The Russell Berrie Foundation was founded on fulfilling the philanthropic impulse of their founder. Their logo combines a butterfly with a heart in a beautiful icon that worked well in traditional stationery but was getting lost in digital applications on the website, social media, and on sponsorship pages. Ruth Salzman, CEO of the Russell Berrie Foundation said, “Our logo was easy to overlook when it appeared on digital sponsor pages.” Yet they were not looking for a radical change. “It’s like wearing a new pair of glasses.” It was important to maintain a connection to the original symbol with the right level of presence.
Ruth Salzman appreciated how well the process of redesigning their logo worked. “The initial listening session gleaned very good insights…and each iteration moved us forward.”
Bnai Zion Foundation has been supporting Israel for over 111 years—longer than Israel has existed as a state. Their logo was based on an abstract Menorah and was featured prominently on buildings like the Bnai Zion Medical Center in Israel. But, the organization is not as well known in The United States where the majority of the funding takes place. The nonprofit was committed to raising its profile and generating awareness among new audiences online, but the logo held them back. It was hard to reproduce in small sizes—especially on the website and in digital media. Visibility online became more important as the organization sought to reach new and younger audiences.
The Chairman of the Board did not want to stray too far from the symbol because of the deep emotional connection established between the organization and its supporters in Israel. Yet the symbol had some real problems. The artwork was dated. It was fussy and hard-to-reproduce. The typography was hard-to-read. It was not going to be an asset in its mission to grow its presence in the US.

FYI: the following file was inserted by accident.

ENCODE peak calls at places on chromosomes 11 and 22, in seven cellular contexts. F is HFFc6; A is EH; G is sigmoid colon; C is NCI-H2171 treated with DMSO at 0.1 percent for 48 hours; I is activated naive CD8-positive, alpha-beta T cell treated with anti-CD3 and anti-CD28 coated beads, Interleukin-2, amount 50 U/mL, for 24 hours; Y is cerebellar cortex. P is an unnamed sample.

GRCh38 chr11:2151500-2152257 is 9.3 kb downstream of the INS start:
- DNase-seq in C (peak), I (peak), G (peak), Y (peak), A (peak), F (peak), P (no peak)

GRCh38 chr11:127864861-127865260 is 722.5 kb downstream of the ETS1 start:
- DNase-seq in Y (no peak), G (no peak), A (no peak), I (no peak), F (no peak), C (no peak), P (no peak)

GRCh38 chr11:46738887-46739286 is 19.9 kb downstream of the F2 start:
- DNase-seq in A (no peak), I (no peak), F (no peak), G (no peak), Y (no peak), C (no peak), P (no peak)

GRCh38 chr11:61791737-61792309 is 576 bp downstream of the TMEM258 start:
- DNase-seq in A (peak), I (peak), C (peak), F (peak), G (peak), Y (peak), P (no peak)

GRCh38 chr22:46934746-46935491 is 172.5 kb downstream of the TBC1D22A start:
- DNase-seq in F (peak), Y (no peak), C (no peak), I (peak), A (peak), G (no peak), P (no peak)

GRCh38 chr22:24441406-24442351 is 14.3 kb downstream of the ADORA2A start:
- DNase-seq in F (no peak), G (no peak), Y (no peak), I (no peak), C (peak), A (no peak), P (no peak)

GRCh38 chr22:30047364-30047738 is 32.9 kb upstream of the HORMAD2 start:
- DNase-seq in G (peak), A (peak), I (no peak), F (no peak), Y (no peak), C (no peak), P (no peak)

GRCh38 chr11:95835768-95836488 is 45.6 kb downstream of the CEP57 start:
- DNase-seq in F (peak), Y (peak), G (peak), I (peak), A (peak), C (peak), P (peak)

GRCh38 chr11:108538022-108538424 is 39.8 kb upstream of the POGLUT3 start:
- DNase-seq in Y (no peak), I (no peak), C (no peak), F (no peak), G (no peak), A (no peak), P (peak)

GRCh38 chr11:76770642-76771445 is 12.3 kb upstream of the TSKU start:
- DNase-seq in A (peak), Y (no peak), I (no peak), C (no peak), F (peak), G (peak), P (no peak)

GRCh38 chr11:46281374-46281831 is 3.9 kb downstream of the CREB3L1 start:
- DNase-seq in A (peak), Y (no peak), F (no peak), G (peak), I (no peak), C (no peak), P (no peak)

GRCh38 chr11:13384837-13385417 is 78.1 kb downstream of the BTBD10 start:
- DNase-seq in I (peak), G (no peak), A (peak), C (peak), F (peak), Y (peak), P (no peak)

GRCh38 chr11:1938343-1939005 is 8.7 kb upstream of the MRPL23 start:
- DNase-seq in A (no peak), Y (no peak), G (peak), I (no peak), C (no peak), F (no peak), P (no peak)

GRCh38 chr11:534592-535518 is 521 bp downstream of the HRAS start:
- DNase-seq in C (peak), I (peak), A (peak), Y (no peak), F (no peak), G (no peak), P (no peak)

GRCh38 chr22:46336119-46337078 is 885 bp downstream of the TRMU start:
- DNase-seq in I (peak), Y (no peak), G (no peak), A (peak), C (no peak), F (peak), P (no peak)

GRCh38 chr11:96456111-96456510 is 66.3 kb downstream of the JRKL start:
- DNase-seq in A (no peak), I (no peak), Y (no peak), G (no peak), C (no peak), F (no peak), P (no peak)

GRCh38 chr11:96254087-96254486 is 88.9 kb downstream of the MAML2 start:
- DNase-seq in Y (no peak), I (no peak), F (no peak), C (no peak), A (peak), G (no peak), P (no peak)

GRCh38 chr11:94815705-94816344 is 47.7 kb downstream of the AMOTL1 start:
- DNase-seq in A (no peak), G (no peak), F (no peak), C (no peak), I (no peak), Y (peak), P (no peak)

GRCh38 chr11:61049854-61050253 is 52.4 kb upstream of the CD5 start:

We reimagined a logo that feels more current without throwing away the past. At the same time, we addressed the practical issues of readability to equip Bnai Zion with a logo that is easier to use.
A small change can have a big impact. Olstein Funds had a solid website (we should know—we designed the website and the logo over 15 years ago) but it was time to upgrade and become mobile-ready and responsive. Part of this upgrade involved switching to a bolder typeface from Google Fonts and giving the logo a minor facelift.
The concept behind the logo still resonates with the client and its key audience of savvy investment professionals. Olstein was known for its investigative approach of looking behind the numbers when analyzing potential investment opportunities.
Tim Ermi, Senior Vice President, Director of Business Development at Olstein Capital Management said, “It is important that the logo continues to feature a ‘magnifying glass’ to reflect Olstein’s investment approach yet we also wanted to meet the challenges of today’s digital world with a logo that feels forward-looking.” The change is simple, yet it makes Olstein feel more like a contemporary firm operating in today’s global economy.Back to Insights